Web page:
Expressing an opinion makes you belong to a certain group who hold the same opinion. The strength of that group – in size and the power of its members – and that of the group that holds opposing views – often determines whether you are right or wrong. Which completely explains why in today’s America anti-semitism can get you punished instantly, but racist remarks can be a cold, calculated play for fringe votes.

Politics and big business drive culture, especially, what is acceptable for public figures and celebrities. Investors will punish a CEO for being wrong (Prudential CEO, Tidjane Thiam) or being in the wrong place at the wrong time and then saying the wrong thing (“I want my life back” – Tony Hayward, BP CEO). But if there is one thing worse than being wrong, it is to be unsure of your beliefs.

Tyler Cowen would like people to be rational and admit that their opinions could have a higher probability of being wrong. But do people really want their leaders to not believe that they are 100% correct?

Imagine if President Obama were selling HCR by saying that “I am 100% certain that this bill will pull millions of uninsured into a life of dignity but only 60% sure that it will reduce our spending on healthcare in the long-term.” Which is pretty much the odds the most optimistic economist might give you.

People don’t even like their leaders to change their opinions. We call it flip-flopping. We not only want our leaders to be certain, we want them to have been certain about the issue at hand, since they gained consciousness. It also helps if their parents had the same stand on said issue.

This is not a development that is recent. Replying to a criticism during the Great Depression of having changed his position on monetary policy, John Keynes was pressured enough to burst out:

When the facts change, I change my mind. What do you do, sir?

I believe that this is a universal phenomenon. Human beings desire strong leaders – fearless and without doubt. Leadership, therefore becomes typed with certitude which becomes a desirable trait even for non-leaders. Which is perhaps unfortunate. With a 70% probability, that is.

The Politics of Financial Reform

Frank Rich writes a hard-hitting piece in the NYT. But he gets one piece wrong:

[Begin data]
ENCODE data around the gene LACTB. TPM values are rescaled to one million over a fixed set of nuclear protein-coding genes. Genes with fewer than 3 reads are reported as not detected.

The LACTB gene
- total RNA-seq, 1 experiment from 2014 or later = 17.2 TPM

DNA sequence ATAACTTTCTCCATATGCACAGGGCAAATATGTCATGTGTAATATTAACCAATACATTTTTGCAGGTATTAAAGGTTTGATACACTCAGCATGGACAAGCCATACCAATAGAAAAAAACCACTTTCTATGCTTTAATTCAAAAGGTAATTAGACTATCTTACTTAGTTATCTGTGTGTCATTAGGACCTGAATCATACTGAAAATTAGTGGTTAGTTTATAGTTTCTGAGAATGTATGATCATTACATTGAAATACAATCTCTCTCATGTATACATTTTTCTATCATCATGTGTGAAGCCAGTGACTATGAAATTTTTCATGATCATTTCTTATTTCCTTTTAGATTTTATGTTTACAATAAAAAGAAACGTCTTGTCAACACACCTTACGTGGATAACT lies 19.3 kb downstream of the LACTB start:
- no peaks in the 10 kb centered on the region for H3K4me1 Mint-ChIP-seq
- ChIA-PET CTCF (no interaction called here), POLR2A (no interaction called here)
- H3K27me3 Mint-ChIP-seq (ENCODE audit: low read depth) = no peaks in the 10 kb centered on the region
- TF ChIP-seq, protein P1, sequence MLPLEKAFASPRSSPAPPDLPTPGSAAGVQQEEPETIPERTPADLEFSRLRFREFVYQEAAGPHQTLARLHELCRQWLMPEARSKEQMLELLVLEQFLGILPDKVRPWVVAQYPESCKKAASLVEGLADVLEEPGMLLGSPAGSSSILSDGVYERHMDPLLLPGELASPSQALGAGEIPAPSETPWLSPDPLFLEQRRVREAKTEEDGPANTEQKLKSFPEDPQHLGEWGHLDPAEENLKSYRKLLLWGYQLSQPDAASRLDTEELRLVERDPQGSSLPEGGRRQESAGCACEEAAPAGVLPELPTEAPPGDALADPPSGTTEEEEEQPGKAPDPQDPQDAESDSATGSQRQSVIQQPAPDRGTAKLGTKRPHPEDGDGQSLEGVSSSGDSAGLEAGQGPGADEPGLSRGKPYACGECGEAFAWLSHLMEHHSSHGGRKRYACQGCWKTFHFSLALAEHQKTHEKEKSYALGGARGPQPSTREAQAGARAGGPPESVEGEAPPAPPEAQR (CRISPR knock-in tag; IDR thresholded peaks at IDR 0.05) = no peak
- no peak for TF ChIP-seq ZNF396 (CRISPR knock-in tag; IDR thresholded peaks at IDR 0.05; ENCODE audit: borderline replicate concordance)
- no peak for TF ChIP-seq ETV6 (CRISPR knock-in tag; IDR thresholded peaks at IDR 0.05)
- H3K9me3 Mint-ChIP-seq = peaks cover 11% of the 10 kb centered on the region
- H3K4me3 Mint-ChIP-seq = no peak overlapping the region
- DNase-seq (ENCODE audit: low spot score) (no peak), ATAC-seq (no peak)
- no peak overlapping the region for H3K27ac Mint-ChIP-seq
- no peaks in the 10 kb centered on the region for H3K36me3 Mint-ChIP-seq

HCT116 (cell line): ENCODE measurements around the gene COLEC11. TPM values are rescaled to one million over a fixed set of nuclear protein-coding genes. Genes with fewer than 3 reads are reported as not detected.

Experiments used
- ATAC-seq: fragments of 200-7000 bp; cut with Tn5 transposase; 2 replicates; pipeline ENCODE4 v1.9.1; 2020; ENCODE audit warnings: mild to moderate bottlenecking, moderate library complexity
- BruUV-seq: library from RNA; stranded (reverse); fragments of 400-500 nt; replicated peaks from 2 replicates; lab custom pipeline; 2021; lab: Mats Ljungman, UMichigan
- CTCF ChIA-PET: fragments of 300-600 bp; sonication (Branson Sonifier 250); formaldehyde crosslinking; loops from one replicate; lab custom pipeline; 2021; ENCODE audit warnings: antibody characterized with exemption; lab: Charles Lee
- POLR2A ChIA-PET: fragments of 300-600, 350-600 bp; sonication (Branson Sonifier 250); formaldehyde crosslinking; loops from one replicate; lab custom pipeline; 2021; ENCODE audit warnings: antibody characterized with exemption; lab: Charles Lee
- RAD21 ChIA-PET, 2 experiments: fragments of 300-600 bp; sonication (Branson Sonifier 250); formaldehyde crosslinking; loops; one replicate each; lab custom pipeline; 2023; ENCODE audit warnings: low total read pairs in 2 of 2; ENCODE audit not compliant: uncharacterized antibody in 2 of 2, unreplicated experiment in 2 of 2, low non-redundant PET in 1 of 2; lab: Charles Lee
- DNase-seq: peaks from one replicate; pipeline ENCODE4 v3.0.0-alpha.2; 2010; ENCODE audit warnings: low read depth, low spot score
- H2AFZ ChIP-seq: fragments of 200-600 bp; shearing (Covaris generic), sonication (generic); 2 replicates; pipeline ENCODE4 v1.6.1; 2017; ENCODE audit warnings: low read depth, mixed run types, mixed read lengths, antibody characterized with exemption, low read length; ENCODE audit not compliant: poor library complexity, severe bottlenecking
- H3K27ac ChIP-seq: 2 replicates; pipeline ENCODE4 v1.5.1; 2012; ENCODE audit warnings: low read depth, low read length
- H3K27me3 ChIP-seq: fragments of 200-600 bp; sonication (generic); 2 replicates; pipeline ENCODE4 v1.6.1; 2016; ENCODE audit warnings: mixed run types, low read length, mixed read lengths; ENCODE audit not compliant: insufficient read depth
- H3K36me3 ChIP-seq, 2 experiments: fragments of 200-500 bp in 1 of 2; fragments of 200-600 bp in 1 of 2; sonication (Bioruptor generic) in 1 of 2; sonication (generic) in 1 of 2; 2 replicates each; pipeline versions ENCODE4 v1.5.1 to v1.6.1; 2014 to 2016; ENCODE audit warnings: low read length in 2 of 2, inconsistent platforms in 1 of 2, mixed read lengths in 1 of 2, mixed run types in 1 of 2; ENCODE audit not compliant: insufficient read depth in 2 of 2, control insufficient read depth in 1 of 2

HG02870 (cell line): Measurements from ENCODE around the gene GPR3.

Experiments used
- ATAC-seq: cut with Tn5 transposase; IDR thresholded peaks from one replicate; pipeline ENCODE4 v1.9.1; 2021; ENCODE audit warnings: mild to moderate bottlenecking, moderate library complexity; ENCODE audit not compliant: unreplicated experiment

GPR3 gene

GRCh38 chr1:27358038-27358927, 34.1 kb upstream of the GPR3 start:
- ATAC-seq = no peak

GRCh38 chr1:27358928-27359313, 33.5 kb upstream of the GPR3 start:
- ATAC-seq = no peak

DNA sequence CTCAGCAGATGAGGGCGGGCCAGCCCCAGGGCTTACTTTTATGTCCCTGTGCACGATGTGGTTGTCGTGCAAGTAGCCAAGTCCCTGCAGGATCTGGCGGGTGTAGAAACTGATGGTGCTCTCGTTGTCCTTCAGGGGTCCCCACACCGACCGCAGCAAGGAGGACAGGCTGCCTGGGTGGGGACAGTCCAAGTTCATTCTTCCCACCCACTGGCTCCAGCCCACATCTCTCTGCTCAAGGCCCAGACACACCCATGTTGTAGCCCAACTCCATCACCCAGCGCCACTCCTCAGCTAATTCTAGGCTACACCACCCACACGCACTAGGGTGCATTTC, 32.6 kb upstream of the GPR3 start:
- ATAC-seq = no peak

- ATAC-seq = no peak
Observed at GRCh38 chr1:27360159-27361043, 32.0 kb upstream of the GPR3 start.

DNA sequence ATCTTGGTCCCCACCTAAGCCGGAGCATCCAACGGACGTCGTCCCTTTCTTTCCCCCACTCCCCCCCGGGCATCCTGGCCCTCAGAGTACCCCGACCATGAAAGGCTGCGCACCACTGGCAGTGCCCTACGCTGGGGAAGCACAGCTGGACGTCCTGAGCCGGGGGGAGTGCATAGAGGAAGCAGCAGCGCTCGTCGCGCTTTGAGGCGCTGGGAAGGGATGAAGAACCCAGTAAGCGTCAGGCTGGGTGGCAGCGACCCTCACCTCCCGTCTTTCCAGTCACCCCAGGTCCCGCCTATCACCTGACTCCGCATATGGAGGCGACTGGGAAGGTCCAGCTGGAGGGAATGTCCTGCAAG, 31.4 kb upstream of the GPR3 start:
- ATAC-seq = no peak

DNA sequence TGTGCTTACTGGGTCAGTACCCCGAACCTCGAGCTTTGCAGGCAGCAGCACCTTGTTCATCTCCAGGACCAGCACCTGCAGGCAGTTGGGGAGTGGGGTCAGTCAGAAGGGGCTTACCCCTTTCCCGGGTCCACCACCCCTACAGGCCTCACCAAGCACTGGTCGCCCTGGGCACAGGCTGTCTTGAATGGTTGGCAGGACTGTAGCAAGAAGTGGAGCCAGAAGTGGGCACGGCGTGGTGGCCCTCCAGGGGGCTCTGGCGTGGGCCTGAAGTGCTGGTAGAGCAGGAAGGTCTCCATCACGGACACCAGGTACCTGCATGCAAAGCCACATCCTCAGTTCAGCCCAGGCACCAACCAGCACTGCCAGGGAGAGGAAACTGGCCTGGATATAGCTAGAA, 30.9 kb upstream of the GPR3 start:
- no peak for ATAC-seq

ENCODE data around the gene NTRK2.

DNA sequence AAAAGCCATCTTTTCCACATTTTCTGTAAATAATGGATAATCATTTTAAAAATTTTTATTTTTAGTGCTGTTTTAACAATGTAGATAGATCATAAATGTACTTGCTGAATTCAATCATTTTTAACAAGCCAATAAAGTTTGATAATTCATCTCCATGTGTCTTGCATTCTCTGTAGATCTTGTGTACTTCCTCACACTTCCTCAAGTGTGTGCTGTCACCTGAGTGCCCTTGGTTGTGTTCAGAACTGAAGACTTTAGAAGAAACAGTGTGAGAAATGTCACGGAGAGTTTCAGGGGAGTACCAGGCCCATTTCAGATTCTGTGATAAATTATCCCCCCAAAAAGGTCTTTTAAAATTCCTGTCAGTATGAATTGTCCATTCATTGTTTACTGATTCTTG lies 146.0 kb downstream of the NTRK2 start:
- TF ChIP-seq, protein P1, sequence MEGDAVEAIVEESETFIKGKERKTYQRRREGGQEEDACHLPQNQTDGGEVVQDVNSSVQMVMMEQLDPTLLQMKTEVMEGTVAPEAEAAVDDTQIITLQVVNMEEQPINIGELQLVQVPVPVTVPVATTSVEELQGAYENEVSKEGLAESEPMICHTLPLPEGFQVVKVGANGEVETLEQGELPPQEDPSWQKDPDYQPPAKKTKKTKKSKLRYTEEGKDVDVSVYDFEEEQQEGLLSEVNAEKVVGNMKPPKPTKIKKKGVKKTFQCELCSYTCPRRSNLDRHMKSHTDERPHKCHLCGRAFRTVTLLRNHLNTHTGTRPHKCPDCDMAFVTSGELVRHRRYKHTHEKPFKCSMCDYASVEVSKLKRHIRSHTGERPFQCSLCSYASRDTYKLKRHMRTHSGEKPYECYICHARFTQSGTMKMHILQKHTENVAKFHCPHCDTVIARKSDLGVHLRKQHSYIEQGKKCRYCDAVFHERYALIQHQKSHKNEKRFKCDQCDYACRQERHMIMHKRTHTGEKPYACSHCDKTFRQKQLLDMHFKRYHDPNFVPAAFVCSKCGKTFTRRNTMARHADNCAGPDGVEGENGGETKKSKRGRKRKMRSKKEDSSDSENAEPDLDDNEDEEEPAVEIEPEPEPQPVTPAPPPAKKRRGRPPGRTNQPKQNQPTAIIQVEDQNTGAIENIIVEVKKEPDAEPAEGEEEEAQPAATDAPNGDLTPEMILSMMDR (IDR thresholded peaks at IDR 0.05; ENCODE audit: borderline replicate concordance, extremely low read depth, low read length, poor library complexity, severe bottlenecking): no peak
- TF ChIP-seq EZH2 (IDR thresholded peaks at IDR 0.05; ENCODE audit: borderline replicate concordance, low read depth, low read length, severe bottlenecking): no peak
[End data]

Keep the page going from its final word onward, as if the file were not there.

.. Those who shorted the housing market shorted the country.

There were many things that went wrong with the housing market – people were being given loans who had no chance of repaying it, homeowners were outright lying and the lenders were encouraging them or looking the other way, Wall Street was concocting securities that were several layers of complexity away from the real, underlying assets and the credit rating agencies were designing their models so that they could stamp their approval on these securities. And a bunch of other stuff related to Fannie and Freddie and the absence of any regulatory checks.

But the thing that was not going wrong, enough, was that there weren’t enough people shorting the heck out of these securities. An asset bubble is created when there are too many people in the market willing to buy at higher and higher prices and not enough people betting on the prices to go down.

Goldman Sachs and Paulson & Co. made money as the sub prime market was collapsing around it. Good for them. There’s nothing wrong with that. Goldman didn’t make much since they were late in the game. Paulson made out like a bandit because he was betting against subprime when no one else was. Unless these deals involved cheating or fraud, there is nothing wrong with making money in a collapsing market.

To the common voter, this won’t make sense. It isn’t fair, it isn’t right to be able to make money off of other folks’ misery. To get huge bonuses when people are losing their houses. You can almost see the special feature on CNN – an interview with an old couple who lost their home and their savings immediately followed by some charts on average bonuses at Goldman Sachs (assuming that nobody at Goldman will be stupid enough to give an interview to CNN on this subject). Continue reading

Why Pre Existing Conditions Must Go

In response to my previous post on healthcare reform, a reader writes in from India

…Why should an insurer agree to insure a pre-existing condition? It does not make sense to expect a business to agree to a proposition wherein it knows it will have to pay out 10x on a premium of x….